By GEORGE SALAMON / When Islamist gunmen killed 10 journalists and two policemen in January at the Paris office of Charlie Hebdo, the satirical magazine firebombed in 2011 for its irreverent cartoons of the prophet Muhammad, media reaction to the massacre immediately after was best summed up by the headline of an article in Reason magazine: “I’m all for free speech and murder is wrong, but…” In much of the media the “but” trumped admiration and respect for the slain journalists’ insistence that religions, along with other institutions and ideas, can and should be mocked and laughed at. Media might want to ask themselves if the “negative liberty” granted by the First Amendment allows exceptions for legally irrelevant categories such as “bad taste” or “bad judgment.”
By TONY LAUBACH / Several tornadoes hit the state of Oklahoma on March 25 in a regional outbreak of severe weather. In addition to the well-televised tornado hitting Moore, a city hit nearly half a dozen times since 1999, another tornado hit near Tulsa in northeast Oklahoma. This tornado was noteworthy largely due to the actions of a well-known storm chaser who took shelter beneath a highway overpass when the tornado got too close and he was unable to safely flee. His video of this event was posted within a couple hours and went viral almost immediately. In addition, the chaser sold his video to several major news organizations across the country. Highway overpasses are one of the most dangerous places to be during a tornado.
By TERRY GANEY / The reporters who make up the Missouri Capitol News Association recently came together to consider problems with one of the press corps’ members, the Missouri Times, a newly formed organ published by former Poplar Bluff Mayor Scott Faughn. The press group had put the Missouri Times on notice in late January. While one member of the press corps wanted to suspend the Missouri Times from the group, the vast majority agreed to give him more time to come up with a stronger written policy that separates the financial side of the Missouri Times from the reporters who cover the news.
By GEORGE SALAMON / The decision of The New York Times not to depict the cover of Charlie Hebdo after ten of the French magazine’s journalists had been murdered by Islamic terrorists has drawn much deserved criticism in the United States and abroad, in comments from the editorial page editor of the Denver Post to a reporter’s charge of “cowardice” in the German newsweekly DER SPIEGEL. Within the ranks of Times editors the decision not to depict the cover, which showed a tearful Prophet Muhammad holding up a “Je Suis Charlie” sign, was defended by Executive Editor Dean Baquet: “My first most important job is to serve the readers of The New York Times, and a big chunk of the readers of The New York Times are people who would be offended by showing satire of the Prophet Muhammad…That reader is a guy who lives in Brooklyn and is Islamic and has a family and is devout and just happens to find that insulting.” Some might be surprised that among Brooklyn’s Muslim population (3.73% or 95,000 out of 2.5 million) there can be found a “big chunk” of the Times’ readership.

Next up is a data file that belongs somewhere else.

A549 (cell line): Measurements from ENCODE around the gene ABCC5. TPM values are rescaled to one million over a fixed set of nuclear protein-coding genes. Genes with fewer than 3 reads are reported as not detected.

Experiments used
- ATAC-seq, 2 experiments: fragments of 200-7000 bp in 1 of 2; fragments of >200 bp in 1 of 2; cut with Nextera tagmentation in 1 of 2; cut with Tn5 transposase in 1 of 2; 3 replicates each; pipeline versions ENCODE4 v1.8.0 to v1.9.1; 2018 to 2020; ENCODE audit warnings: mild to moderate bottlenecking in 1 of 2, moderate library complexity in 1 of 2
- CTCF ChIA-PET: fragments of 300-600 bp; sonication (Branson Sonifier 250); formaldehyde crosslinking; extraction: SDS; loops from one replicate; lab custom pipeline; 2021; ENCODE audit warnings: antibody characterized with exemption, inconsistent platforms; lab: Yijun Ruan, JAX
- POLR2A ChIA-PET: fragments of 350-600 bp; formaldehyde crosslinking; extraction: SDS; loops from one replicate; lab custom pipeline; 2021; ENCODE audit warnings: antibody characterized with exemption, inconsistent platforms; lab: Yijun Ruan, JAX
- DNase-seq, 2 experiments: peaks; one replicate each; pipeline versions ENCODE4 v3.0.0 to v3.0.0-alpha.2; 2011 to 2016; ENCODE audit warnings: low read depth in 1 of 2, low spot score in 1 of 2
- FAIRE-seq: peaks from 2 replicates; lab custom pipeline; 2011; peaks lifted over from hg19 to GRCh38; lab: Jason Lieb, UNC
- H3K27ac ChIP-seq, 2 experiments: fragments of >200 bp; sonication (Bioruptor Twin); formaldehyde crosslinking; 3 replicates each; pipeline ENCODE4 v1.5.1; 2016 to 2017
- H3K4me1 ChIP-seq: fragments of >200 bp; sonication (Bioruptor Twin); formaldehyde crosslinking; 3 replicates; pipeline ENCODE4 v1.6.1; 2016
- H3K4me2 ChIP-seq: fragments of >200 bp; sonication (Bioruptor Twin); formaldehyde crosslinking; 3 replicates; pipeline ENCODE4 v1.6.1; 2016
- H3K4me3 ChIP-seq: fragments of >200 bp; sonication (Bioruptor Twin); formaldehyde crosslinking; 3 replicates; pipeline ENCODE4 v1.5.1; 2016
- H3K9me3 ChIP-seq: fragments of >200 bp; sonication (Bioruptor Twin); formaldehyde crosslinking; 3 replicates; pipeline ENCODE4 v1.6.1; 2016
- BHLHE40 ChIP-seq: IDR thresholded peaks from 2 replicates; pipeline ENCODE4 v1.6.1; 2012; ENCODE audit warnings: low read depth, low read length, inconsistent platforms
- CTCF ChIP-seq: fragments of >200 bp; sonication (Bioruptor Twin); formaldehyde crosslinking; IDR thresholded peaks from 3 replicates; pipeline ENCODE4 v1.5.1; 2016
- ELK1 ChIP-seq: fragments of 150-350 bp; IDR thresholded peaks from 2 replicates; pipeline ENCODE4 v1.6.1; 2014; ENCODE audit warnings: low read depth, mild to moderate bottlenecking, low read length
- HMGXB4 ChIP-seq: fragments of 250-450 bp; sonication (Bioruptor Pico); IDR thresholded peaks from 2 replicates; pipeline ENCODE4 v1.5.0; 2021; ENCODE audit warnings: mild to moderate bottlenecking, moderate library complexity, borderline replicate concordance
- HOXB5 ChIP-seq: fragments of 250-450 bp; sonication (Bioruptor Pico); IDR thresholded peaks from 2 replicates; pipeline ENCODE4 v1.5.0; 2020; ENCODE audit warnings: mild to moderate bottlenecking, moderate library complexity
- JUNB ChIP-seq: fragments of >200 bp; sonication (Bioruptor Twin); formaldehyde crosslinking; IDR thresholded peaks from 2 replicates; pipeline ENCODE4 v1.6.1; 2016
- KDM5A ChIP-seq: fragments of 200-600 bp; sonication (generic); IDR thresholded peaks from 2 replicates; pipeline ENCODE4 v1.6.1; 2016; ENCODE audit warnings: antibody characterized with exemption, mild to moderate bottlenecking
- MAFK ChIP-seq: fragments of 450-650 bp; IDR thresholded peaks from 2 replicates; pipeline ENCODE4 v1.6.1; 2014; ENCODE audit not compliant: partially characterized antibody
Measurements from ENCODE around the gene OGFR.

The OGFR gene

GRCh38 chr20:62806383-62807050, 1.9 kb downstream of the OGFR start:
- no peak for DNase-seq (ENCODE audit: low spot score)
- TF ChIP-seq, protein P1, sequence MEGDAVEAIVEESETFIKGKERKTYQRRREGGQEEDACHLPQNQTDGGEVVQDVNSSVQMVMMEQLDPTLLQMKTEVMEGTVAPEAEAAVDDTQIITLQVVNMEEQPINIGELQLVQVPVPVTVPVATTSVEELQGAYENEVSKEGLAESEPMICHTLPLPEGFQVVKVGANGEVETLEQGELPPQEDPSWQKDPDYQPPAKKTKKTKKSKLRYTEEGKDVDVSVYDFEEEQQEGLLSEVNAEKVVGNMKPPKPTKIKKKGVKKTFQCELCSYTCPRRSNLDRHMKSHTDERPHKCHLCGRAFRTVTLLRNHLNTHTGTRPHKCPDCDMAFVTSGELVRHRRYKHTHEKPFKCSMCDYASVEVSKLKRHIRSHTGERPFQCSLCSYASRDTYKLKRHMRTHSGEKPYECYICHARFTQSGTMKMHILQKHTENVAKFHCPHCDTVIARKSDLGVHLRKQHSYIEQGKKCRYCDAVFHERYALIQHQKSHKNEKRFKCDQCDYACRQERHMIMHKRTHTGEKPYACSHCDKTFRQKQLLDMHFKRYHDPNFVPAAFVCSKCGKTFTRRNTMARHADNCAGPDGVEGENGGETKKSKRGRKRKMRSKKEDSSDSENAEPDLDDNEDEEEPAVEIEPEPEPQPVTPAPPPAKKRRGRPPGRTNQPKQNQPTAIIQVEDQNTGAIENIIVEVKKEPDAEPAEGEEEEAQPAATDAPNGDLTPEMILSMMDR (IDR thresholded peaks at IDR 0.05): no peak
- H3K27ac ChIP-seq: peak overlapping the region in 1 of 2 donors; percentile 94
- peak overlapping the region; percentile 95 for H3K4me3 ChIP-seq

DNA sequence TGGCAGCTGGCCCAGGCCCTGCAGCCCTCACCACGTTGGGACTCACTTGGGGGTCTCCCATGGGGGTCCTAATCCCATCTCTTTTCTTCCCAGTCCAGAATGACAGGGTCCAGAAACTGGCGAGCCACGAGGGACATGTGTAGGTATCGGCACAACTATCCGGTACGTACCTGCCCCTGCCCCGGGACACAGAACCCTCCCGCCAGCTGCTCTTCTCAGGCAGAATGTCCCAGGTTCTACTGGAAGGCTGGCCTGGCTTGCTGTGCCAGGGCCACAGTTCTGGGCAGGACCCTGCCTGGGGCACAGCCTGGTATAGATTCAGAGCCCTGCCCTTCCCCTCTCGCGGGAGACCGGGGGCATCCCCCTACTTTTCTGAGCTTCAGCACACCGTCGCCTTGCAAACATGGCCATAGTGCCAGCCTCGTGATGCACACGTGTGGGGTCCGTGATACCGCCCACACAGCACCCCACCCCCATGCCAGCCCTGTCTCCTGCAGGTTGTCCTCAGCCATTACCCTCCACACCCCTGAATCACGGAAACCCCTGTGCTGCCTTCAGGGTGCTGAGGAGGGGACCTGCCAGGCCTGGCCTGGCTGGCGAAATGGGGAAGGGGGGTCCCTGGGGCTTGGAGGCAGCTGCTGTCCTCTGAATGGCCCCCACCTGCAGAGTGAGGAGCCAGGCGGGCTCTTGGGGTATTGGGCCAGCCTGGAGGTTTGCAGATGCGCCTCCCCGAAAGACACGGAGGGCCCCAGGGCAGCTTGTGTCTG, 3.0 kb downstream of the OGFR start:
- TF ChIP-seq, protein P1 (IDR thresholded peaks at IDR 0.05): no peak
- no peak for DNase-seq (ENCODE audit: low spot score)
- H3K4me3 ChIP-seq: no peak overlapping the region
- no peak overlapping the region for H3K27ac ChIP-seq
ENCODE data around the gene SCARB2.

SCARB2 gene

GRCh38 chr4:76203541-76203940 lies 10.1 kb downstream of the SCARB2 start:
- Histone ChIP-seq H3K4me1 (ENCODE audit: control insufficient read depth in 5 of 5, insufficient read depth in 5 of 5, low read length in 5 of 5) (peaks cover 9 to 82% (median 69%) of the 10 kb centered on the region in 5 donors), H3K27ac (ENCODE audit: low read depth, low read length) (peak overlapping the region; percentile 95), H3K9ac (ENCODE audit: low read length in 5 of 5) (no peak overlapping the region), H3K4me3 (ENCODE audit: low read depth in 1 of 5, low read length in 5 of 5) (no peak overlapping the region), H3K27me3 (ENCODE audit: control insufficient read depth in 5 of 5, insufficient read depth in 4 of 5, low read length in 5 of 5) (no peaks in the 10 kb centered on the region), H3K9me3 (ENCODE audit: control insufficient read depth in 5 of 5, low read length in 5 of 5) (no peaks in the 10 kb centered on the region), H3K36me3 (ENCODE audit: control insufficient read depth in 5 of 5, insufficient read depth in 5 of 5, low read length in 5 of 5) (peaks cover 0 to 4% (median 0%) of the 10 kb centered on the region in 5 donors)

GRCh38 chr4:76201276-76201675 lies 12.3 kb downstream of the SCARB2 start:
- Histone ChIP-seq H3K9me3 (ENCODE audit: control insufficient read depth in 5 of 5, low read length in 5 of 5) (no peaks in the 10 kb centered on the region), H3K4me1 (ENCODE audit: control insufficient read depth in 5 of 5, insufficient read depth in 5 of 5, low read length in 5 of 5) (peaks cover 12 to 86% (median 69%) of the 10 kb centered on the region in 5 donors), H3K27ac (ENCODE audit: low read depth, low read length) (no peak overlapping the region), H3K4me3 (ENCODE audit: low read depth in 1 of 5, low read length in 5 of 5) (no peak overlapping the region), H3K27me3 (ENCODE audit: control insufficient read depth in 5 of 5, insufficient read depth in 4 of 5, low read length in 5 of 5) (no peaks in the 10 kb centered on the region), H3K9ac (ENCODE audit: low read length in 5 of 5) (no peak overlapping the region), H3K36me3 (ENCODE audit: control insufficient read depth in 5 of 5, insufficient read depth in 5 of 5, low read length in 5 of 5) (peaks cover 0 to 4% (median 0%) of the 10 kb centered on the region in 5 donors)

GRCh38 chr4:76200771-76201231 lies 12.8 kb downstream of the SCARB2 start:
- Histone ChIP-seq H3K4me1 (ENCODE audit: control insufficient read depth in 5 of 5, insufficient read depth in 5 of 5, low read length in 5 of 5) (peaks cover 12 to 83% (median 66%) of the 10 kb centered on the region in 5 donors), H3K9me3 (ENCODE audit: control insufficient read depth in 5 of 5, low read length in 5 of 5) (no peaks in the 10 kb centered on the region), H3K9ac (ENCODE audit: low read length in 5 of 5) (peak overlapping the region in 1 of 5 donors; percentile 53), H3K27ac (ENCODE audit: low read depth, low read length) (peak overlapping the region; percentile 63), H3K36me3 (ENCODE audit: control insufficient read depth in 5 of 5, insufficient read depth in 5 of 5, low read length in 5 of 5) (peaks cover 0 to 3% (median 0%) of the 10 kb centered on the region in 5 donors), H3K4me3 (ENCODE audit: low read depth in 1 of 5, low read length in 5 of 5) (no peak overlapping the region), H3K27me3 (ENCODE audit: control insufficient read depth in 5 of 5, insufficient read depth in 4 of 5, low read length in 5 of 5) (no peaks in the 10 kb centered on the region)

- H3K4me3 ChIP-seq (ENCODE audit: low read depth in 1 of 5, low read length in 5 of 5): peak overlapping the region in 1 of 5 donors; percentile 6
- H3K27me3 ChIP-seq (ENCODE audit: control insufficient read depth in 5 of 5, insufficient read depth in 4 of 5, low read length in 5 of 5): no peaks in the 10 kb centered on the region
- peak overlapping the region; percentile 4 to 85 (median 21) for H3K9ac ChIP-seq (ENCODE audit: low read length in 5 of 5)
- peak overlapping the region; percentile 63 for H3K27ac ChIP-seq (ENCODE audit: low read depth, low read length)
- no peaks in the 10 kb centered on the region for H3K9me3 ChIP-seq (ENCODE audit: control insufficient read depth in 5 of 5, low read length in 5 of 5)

By TERRY GANEY / The Jefferson City press corps has voted to give the Missouri Times until the end of March to clean up the news organization’s ethics mess or face the possibility of losing credentials to cover events in Missouri’s state capital. Ten representatives of wire service, print and broadcast news organizations met Monday to discuss the lobbyist-sponsored parties that Times’ publisher Scott Faughn had held for lawmakers at the newspaper’s office in Jefferson City. While some press corps members appeared ready to vote to take away the Times’ allocation of capital office and parking spaces, the group approved a motion giving it the chance to draft a newsroom policy of editorial independence as well as time to demonstrate that the lobbyist-sponsored parties were no longer taking place. Collin Reischman, the Times’ managing editor, told the group Faughn was not a journalist and was unschooled in ethics policies. And Reischman said Faughn was trying to hire a consultant to give advice on the development of a mission statement, an employee handbook and “best practices” that would prevent problems in the future.
A recent movement to track in real-time edits government organizations anonymously make to Wikipedia has also turned up deep archives of changes made dating back more than 10 years. For instance, thanks to Jari Bakken, lead developer of a Norwegian parliamentary watchdog account, a database of 1,843 edits made at Pentagon IP addresses from 2004-2010 is now publically available.…
The problems with Caleb Hannan’s article, titled “Dr. V’s Magical Putter,” started almost immediately: “Strange stories can find you at strange times. Like when you’re battling insomnia and looking for tips on your short game.” That’s Hannan’s lead. The story he wrote about Essay Anne Vanderbilt proved to be strange, at the very least. It also was convoluted.
AFP photographer Emmanuel Dunard’s photo of a praying Aline Marie at a Newtown, Conn., church brings up an issue where many photojournalists and members of the public disagree. Marie considered her praying outside the St. Rose of Lima church on the night of the shootings to be a private moment. She says she “felt like a zoo animal” when she realized that a number of photographers from across the nation and world were photographing her. In this and other similar circumstances, photojournalists often seem to think that a good photo trumps a person’s privacy. Accordingly, they often hide behind the “I’m shooting from a public space” rationale to justify their actions. But the “public space” position is a legal argument – and one that most members of the public either do not understand or with which they disagree.